Verbs followed by '-ing' or infinitive

Verbs followed by '-ing' or infinitive

Do you know when to use -ing and when to use to + infinitive after a verb? Test what you know with interactive exercises and read the explanation to help you.

Look at these examples to see how the verb forms are used.

I enjoy learning languages.
I want to learn a new language.

Try this exercise to test your grammar.

Grammar test 1

Verbs followed by '-ing' or by 'to' + infinitive 1: Grammar test 1

Read the explanation to learn more.

Grammar explanation

A verb can be followed by another verb. The second one usually needs to change into the -ing form or the to + infinitive form. Which form you need depends on what the first verb is.

Verbs followed by the -ing form

When enjoy, admit and mind are followed by another verb, it must be in the -ing form.

I enjoy travelling.
He admitted stealing the necklace.
I don't mind waiting if you're busy.

Other verbs in this group include avoid, can't help, consider, dislike, feel like, finish, give up, miss, practise and suggest.

Like and love can be followed by the -ing form and the to + infinitive form. They are both correct.

Verbs followed by to + infinitive form

When want, learn and offer are followed by another verb, it must be in the to + infinitive form.

I want to speak to the manager.
She's learning to play the piano.
He offered to help us wash up.

Other verbs in this group include afford, agree, ask, choose, decide, expect, hope, plan, prepare, promise, refuse and would like.

Do this exercise to test your grammar again.

Grammar test 2

Verbs followed by '-ing' or by 'to' + infinitive' 1: Grammar test 2

Average: 3.9 (164 votes)

Submitted by nadyanightingale on Fri, 18/03/2022 - 18:48


I enjoy doing such exercises but I have to watch out because sometimes I confuse the forms.

Submitted by HieuNT on Tue, 18/01/2022 - 19:51


HellHello, British Council Team,

We all know that "imagine" is always followed by an "-ing" verb or "object + -ing" or "that-clause" or "as".

However, in some dictionaries like the online Oxford dictionary or Macmillan, I see "imagine" can also be used with "object + to be/do".

E.g.: "I had imagined her to be older than that." or "they imagine the company to be bigger than it is."

Could you please explain to me how/when "imagine" is used in this way? Is this use common or considered "standard English"? Should we use "imagine" this way or stick to its normal use?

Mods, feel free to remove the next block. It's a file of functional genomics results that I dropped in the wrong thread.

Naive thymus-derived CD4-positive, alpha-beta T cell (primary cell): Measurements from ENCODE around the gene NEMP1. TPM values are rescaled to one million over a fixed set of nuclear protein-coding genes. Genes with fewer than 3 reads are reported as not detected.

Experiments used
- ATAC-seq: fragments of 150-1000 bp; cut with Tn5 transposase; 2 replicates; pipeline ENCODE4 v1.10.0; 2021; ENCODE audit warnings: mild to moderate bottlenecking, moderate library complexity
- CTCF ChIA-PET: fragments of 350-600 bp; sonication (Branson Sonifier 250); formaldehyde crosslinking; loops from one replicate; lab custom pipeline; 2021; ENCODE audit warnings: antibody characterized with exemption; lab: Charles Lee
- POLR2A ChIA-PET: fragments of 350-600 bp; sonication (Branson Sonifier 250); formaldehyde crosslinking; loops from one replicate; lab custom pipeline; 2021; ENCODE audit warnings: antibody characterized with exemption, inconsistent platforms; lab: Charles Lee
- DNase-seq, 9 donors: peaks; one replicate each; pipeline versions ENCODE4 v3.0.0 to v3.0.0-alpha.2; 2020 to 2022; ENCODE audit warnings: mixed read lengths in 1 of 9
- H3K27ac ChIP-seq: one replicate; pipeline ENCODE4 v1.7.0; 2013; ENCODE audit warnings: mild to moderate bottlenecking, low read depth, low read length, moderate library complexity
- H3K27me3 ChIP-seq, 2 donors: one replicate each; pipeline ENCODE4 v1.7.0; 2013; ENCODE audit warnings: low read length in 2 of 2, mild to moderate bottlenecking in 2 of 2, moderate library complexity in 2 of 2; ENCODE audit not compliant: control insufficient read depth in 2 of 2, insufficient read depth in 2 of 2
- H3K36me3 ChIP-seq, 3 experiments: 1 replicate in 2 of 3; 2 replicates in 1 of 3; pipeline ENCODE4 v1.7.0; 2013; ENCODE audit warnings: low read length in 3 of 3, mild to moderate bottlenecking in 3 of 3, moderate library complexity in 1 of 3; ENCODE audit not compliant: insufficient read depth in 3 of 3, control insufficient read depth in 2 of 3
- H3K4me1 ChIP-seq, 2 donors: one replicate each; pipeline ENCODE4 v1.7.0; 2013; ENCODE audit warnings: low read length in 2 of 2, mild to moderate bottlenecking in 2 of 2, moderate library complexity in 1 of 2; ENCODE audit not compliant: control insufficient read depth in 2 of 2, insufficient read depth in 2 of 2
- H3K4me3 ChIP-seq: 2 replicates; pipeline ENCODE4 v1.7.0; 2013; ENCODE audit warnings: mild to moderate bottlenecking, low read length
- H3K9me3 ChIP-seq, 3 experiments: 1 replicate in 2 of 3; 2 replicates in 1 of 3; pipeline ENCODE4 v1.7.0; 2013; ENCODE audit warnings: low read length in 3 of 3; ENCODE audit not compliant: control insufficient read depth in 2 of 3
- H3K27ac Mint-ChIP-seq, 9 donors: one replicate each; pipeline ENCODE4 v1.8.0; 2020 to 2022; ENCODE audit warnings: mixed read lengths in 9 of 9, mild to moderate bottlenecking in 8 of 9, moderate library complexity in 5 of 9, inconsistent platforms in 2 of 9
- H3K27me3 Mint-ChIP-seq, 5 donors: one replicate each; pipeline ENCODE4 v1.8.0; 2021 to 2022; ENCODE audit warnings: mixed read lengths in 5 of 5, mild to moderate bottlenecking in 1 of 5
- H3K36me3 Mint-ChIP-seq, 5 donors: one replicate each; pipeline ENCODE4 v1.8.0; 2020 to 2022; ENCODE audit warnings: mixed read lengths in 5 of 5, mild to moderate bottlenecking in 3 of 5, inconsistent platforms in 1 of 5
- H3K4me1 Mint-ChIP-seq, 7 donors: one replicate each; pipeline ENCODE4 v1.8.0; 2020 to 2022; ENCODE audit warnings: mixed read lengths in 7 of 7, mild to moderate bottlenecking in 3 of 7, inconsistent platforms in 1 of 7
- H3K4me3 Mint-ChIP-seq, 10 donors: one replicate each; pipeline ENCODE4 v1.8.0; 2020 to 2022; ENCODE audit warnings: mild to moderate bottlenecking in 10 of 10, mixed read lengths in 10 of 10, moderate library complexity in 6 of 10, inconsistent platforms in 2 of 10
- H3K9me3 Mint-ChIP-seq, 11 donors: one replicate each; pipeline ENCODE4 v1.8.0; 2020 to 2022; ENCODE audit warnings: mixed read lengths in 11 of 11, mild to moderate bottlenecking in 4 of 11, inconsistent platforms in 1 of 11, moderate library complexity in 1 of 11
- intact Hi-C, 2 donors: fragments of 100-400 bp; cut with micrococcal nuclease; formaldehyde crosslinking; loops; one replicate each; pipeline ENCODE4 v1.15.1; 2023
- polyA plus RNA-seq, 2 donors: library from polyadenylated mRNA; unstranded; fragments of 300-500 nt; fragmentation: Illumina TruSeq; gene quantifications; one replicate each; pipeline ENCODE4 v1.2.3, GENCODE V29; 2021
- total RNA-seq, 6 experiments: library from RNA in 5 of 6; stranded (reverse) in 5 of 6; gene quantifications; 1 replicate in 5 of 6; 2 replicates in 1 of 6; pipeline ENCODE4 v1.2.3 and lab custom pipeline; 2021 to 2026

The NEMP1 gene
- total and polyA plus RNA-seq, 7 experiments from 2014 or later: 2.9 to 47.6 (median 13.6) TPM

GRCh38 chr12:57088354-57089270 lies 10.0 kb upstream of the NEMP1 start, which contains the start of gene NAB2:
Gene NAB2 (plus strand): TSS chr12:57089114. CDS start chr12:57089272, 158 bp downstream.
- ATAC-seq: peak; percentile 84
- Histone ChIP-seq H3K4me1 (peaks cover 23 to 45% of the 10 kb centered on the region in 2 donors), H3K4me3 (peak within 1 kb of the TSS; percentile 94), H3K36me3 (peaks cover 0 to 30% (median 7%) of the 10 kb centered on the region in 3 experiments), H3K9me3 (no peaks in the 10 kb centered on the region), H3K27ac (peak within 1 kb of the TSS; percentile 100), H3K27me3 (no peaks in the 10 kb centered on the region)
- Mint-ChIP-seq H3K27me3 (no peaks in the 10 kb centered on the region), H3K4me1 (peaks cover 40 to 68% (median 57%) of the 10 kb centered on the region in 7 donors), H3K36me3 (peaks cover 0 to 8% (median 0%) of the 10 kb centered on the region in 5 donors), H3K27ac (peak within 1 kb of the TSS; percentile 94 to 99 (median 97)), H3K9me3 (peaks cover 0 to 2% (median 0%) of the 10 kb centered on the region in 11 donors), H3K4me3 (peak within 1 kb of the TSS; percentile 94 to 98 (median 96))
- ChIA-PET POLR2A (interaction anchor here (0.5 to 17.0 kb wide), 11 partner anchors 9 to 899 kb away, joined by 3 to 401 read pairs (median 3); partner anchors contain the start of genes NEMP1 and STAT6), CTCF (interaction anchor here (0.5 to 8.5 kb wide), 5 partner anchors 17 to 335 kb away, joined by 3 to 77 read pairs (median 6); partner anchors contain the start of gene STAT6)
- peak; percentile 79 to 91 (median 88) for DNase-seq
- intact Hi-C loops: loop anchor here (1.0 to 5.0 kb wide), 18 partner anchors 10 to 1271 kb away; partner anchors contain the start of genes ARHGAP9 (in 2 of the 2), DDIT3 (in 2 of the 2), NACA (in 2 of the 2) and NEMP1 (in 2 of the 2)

Thank you, and I hope to hear from you soon.
Hieu Nguyen

Thank you, and I hope to hear from you soon.
Hieu Nguyen

Hello Hieu Nguyen,

The construction 'imagine SB/STH to verb' is standard English and expresses a belief which is held (present) or was held and is no longer (past):

> Having heard his voice, I imagine him to be a large man in his fifties.

> I imagined him to be a large man in his fifties, so imagine my surprise when I found out he was a schoolboy only 17 years old!

The LearnEnglish Team

Hello Mr. Peter,

Thank you for your answer!

I'm still a bit confused about the use of "Imagine + (obj) + V-ing" and "Imagine sb/sth to V", as in:

> I couldn't imagine (her) living in that condition, and:

> I imagined to be a large man in his fifties,...

One more thing, is the structure "imagine sb/sth to verb" widely used or do native speakers have a more common way to express the idea (like using the verbs "believe", "think", "in my opinion", etc)?

Hieu Nguyen

Hello again Hieu Nguyen,

Let's look at them in turn,

1) imagine + SB + verbing
"I imagine him working late in the evening."
> This describes the image I have in my head. It's similar to 'I picture him...' or 'I visualise him...'

2) imagine + SB + to verb
"I imagine him to work late in the evening."
> This describes a supposition or a belief. It's similar to 'I think he's the kind of person who...'

As to whether (2) is a common structure, I think it's quite hard to say. Perhaps in everyday speech phrases like 'He's probably the kind of person who...'. 'I bet he usually...', 'I think he probably...' and so on will be more common but it really depends on a lot of variables such as who is speaking, to whom, in what context etc.

The LearnEnglish Team

Submitted by Mussorie on Thu, 22/07/2021 - 14:51

Could you please explain to me why we use gerund after some verbs and to + infinitive after some verbs? What is the reason for that, why do not we use these structures interchangeably? And finally, what is the difference between the following two sentences? Please explain them in detail. 1.I love to watch movies. 2.I love watching movies.

Hello Mussorie,

I'm afraid there is no easily explained reason for this, nor is there an easy rule to learn that will apply to multiple verbs. I think the best thing you can do is learn such reporting verbs in groups according to their patterns. You can find more detailed lists in the Verb patterns pages in our English Grammar section.

'love', for example, is one of a group of words that can be followed by both 'to + infinitive' or '-ing'. Generally, the '-ing' form puts more emphasis on the experience and the 'to + infinitive' more on the results of an action. You can see some examples in the Cambridge Dictionary grammar.

All the best,


The LearnEnglish Team


Submitted by Mussorie on Fri, 16/07/2021 - 12:51

Ok, I got your answer, sir. But act and behave are similar in their meaning. How for one verb is this structure possible, not for another? Sometimes it is confusing to identify such verbs. How can we overcome this problem with other kinds of verbs and how can we identify whether a verb follows an adjective or an adverb. Could you please give some information or technique to identify those?